A multi-party exchange, also known as a three-party exchange or a Starker exchange, is a type of like-kind exchange where three or more parties are involved in the transaction. In a typical multi-party exchange, one party wants to exchange their property for another property, but the owner of the desired property does not want to directly exchange it. Instead, a third-party step in to facilitate the exchange by acquiring the desired property and exchanging it with the party who wants it.

Here’s an example to illustrate a multi-party exchange:

Party A owns Property X and wants to exchange it for Property Y, which is owned by Party B. However, Party B does not want to directly exchange Property Y for Property X. Party C, a third party, is interested in acquiring Property X. To facilitate the exchange, Party C agrees to purchase Property Y from Party B and then exchange it with Party A for Property X.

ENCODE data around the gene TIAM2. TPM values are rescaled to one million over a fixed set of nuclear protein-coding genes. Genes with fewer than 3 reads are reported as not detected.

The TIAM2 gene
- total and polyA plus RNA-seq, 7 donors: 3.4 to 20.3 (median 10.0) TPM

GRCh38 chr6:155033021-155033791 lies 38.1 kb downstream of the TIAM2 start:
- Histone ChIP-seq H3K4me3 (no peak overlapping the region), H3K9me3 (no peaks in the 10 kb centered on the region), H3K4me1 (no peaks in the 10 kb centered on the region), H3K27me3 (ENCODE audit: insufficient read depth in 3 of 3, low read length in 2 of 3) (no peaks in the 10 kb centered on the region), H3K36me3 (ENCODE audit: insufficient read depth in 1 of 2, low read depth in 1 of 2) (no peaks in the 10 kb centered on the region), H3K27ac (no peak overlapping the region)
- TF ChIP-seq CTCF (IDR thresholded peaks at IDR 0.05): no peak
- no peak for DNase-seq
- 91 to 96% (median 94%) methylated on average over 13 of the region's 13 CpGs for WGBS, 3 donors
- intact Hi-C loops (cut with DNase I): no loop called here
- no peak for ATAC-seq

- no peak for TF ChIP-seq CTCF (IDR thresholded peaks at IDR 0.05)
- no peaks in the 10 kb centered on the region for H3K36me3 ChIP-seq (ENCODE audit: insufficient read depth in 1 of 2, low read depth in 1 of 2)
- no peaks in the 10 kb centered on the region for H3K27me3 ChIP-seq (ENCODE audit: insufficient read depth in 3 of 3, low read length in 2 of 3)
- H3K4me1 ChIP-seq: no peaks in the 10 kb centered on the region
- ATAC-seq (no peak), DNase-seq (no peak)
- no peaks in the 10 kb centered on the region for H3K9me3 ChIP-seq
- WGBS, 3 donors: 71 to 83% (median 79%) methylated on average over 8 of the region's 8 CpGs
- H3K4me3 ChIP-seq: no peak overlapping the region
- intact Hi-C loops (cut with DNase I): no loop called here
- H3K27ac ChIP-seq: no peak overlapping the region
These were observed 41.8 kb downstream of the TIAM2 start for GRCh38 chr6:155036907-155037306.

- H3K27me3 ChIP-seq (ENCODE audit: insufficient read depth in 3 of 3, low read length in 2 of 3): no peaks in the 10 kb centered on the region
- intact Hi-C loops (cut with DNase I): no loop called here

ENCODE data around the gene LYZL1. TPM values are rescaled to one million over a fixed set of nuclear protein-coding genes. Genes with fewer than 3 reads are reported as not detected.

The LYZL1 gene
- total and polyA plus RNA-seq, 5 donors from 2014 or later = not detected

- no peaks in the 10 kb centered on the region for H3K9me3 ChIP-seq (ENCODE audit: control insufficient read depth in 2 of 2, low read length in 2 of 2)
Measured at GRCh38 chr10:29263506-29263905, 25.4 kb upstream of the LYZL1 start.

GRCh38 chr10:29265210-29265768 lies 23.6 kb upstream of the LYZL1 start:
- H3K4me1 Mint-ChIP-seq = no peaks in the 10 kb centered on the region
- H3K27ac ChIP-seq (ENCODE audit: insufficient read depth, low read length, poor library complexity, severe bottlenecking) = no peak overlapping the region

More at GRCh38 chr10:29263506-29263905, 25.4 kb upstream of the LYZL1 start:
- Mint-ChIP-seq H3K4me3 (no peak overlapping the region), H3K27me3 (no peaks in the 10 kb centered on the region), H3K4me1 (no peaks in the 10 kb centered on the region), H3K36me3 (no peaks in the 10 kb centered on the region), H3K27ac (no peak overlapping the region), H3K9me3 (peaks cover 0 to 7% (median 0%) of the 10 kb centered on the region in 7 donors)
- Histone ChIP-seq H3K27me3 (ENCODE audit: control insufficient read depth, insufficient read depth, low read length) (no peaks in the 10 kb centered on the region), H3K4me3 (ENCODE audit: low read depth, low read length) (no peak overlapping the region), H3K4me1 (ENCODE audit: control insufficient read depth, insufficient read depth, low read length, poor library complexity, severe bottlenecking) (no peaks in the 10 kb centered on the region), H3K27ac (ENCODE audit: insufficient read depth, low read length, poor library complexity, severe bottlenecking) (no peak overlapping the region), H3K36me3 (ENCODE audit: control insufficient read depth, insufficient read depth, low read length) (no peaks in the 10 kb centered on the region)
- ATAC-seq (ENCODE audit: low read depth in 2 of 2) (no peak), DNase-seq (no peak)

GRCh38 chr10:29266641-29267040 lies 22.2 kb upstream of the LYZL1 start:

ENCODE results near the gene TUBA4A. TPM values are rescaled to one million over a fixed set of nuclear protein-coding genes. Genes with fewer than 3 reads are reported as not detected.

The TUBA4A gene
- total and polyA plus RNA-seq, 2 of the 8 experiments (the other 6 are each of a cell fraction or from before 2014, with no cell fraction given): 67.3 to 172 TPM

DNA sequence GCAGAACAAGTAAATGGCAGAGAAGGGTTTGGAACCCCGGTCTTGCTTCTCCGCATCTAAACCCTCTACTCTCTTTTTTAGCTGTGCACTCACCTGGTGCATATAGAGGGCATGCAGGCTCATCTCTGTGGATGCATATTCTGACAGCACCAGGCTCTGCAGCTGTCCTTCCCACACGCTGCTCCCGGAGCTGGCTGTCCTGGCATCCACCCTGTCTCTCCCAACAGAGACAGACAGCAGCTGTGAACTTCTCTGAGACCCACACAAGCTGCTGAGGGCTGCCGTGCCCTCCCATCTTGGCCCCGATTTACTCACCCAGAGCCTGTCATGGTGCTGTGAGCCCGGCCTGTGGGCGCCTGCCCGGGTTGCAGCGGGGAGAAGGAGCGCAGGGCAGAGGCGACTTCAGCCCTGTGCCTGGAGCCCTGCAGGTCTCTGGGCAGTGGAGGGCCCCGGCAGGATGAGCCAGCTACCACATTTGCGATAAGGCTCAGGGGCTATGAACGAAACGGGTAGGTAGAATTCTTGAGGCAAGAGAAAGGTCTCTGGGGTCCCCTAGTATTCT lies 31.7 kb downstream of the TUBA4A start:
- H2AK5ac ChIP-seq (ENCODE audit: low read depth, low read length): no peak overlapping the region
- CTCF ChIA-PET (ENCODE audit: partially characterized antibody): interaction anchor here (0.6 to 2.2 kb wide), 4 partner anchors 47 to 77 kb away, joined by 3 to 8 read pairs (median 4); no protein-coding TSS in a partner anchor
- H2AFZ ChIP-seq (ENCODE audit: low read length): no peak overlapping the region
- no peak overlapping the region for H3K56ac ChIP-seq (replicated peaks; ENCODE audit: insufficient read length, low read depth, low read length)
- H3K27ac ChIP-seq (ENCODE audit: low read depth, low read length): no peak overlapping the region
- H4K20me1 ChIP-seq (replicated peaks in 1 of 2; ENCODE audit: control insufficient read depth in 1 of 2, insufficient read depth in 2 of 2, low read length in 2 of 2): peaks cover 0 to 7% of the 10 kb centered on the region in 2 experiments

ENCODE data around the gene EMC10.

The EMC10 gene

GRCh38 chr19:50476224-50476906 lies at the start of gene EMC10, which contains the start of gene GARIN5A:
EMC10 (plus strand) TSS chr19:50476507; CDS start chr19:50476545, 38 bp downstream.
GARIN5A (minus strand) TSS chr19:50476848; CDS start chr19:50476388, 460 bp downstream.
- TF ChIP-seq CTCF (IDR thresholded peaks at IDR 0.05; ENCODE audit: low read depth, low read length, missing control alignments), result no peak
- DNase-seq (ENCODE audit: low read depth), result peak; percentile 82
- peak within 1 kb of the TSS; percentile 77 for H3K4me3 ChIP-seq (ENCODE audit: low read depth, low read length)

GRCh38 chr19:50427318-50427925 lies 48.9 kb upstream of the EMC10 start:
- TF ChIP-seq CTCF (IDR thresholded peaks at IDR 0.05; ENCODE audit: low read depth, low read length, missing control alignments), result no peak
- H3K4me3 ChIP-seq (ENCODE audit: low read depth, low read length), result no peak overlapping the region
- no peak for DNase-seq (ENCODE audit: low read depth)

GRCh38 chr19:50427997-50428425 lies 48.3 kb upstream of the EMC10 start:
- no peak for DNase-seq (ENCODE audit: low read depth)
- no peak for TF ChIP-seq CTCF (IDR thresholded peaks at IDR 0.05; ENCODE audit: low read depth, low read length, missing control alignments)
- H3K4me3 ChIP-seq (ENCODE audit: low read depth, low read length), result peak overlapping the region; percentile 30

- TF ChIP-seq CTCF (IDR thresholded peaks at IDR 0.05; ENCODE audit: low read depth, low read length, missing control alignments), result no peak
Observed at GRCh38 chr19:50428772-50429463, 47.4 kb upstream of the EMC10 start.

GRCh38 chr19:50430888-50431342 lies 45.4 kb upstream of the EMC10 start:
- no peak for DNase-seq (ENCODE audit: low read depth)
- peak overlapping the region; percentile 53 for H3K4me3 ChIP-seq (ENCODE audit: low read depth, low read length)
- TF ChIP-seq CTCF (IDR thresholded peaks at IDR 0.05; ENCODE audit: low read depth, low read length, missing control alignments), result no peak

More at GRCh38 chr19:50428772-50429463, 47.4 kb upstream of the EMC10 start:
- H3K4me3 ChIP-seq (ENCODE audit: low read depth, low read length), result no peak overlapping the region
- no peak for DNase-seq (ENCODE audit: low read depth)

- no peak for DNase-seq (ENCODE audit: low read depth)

In this multi-party exchange, Party A achieves their goal of exchanging Property X for Property Y, even though Party B does not want to directly participate in the exchange. Party C acts as an intermediary, acquiring Property Y from Party B and exchanging it with Party A for Property X.


Key Takeaway

The key takeaway from this example is that a like-kind exchange can be accomplished without finding a direct party willing to exchange properties with you. Instead, you can find a buyer for your property and identify a property for sale that you wish to acquire. By structuring the transactions appropriately, you can still qualify for a like-kind exchange.

It’s important to note that these examples are simplified and may not cover all the specific details and requirements of a like-kind exchange. Consulting with a tax professional or attorney is recommended to ensure compliance with the like-kind exchange rules and to address any specific circumstances or complexities in your situation.